While almost everyone knows that all dogs have ancient roots, some breeds have remained mostly intact since ancient times. Most of us understand that ancient dog breeds were once strictly wild animals. Somewhere along the way a human got the bright idea to domestic these amazing animals, and thank goodness they did.
Where would we be without our canine companions? Dogs have evolved from hunting partners and protectors of land into our very best friends. They’re companions, they help law enforcement officers protect us, and they even help some humans accomplish necessary daily tasks like opening doors and crossing the street.
Needless to say, we’d be lost without canines. And, I like to think that they’d be lost without us too. The bond between a human and a dog is unlike any other. But, some of these ancient dog breeds still stay true to a few of their wild ways. But before we get into the list of these oldest dog breeds, let’s take a brief look at the history.
Defining an Ancient Dog Breed
The truth is that a large majority of popular dog breeds we have today are creations of humans through breeding; it’s not thanks to evolution of Canis Familiaris. Thus, answering a question which is the oldest dog breed is quite difficult.
Today, many of us use different terminology to define these ancient dog breeds: ancient, extinct, primitive or simply oldest dog breeds. However, they all mean different things. Science is hard at work to discover and define ancient dogs, and even as recently as this year one of the rarest dog breeds have been found in New Guinea.
But let’s first define the three most commonly confused terms for “oldest dogs.”
Extinct dog breeds.
These are canines that by definition do not live among us anymore, even though some online sources incorrectly name existing breeds. Extinct dog breeds like these do not necessarily mean they are “ancient,” however, because some breeds may have been created in the previous centuries and then died off.
Here are the four most known extinct dog breeds:
- The Kuri (Wikipedia)
- The Chiribaya Dog (Wikipedia)
- The Molosser (Wikipedia)
- The Hare Indian Dog (Wikipedia)
Primitive dog breeds.
Primitive dog breeds are best described as aboriginals that historically lived in a specific area of the world and were never affected by interbreeding and rarely cross paths with other dogs. Some of these breeds may have been extinct while others still live among us. In fact, there’s even a whole website dedicated to primitive dog breeds called Primitive and Aboriginal Dogs Society.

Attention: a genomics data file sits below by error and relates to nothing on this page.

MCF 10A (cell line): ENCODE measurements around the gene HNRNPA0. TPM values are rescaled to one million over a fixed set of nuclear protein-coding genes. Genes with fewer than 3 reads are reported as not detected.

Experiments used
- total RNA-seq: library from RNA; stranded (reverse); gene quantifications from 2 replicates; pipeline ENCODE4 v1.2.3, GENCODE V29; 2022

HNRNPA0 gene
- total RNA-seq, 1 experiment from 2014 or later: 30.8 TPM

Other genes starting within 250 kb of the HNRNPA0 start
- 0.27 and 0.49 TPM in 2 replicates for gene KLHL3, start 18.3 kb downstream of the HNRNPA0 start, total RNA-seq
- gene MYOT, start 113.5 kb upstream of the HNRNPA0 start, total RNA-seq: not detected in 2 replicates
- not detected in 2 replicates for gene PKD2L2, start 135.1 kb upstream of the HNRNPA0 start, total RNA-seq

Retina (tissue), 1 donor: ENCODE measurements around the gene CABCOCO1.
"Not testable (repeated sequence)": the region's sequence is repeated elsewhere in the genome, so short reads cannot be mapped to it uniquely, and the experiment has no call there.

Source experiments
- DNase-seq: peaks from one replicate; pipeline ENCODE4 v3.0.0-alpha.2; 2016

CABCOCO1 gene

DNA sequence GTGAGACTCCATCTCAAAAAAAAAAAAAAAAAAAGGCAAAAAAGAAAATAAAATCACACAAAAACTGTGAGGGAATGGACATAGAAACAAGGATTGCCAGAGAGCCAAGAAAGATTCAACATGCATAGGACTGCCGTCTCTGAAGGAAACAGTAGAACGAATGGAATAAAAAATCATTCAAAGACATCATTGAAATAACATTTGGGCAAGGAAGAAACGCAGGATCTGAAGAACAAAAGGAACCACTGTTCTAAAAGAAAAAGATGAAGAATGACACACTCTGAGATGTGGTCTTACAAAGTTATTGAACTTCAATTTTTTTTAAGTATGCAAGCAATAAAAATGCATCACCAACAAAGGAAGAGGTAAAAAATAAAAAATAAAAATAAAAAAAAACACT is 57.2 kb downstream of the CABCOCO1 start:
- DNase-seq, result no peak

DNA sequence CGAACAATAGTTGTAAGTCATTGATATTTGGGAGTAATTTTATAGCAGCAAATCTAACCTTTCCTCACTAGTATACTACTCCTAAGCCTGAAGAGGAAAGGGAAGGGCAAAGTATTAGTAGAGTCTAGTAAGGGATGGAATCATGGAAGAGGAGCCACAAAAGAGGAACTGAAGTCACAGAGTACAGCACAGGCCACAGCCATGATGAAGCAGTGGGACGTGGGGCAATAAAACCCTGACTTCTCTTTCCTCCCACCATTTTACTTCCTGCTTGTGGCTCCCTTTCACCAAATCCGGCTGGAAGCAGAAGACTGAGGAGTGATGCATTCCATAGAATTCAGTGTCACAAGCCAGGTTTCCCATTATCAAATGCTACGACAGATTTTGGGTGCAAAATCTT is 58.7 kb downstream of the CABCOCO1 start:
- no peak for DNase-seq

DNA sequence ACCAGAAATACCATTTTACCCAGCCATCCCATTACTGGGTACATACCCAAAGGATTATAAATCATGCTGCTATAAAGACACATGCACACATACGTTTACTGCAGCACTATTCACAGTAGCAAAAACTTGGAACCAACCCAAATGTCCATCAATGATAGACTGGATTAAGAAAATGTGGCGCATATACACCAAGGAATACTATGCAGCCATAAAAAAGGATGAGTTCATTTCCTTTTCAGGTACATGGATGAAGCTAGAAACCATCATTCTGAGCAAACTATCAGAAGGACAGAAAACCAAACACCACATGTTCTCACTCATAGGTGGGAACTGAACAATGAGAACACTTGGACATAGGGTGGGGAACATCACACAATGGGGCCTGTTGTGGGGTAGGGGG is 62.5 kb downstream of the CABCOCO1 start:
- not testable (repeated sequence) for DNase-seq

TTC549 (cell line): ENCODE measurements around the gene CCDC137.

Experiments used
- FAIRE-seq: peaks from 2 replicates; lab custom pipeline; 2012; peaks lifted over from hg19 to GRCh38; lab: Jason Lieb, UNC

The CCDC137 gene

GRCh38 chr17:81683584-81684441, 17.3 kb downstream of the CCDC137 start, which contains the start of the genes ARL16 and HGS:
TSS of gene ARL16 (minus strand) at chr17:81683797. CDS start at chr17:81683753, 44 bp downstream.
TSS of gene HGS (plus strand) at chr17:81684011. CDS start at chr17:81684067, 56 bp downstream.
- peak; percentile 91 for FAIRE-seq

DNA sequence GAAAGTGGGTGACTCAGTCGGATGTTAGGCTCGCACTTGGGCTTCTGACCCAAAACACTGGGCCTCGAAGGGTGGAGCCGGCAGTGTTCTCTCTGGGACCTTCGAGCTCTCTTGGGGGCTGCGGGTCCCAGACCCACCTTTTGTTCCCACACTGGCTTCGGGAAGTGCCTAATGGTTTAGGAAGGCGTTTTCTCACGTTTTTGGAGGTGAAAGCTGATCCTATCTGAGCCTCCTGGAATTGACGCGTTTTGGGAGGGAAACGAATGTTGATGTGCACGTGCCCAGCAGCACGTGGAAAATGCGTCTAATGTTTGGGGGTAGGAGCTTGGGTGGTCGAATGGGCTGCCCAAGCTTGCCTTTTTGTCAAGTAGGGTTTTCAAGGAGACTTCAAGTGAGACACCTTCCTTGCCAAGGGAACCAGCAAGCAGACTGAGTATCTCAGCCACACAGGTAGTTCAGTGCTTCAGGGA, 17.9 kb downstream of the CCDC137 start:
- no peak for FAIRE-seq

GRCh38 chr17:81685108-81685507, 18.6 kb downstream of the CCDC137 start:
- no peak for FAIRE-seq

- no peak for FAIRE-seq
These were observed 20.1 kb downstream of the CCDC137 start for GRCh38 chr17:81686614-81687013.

A few of true primitive dog breeds (wild dogs) include:
Ancient dog breeds.
The ancient dogs (or the oldest dog breeds) are the ones we will cover in this list below. These are the dogs with the longest history of living on the planet in their “original form,” thus many of them are closely related to wolves and even bears. There’s a lot of research investigating the history of dogs, and many science papers mention ancient breeds (like this Nature article and this Science article).
However, to this day, scientists still do not agree on many of ancient dogs and which ones deserve to carry this classification. Some canine researchers mention only seven breeds while others go up to 20. As such, we’ll mention all of them and let you decide. Here are twenty known most ancient dog breeds we have on the planet today.
20 Most Ancient Dog Breeds
Originally a hunting dog from Japan, the Akita is built for running down game in snow and rugged terrain in the mountains of Japan. With lots of energy and high endurance, Akita’s are great for the active, outdoors person.
Dogs in this breed are healthy and loyal. They make excellent guard dogs. Courageous and dignified, these canines are popular in the show ring.
This double-coated breed cannot tolerate warmer temperatures. They also shed quite a bit. A temperamental and shy breed, they need to be socialized properly to avoid becoming aggressive. This pooch will need training to curb nuisance barking.
These gentle giants are far removed from their ancestor, the molosser. Known in Asia as far back as 5,000 years ago, molossers are ancient dogs of war. Mastiffs are great in families with kids and other pets.
They are willing to please and take well to training. They have short hair that sheds very little. Courageous and territorial, these canines make great guard dogs.
A dog in this breed will weigh well over 100 pounds, so training needs to start in puppy-hood before they are too big to handle. While wariness of strangers makes them great guard dogs, they need to be socialized properly to avoid aggression.
3. Afghan Hound
These dogs were originally from Afghanistan, and known as the “Tazi.” One theory states that this ancient dog breeds originated in the Persian Empire before being brought to Afghanistan. While these fur-babies may look a little prissy, they actually do great in all types of weather and conditions. They were bred for hunting in harsh conditions, so they are great for an active, outdoors family.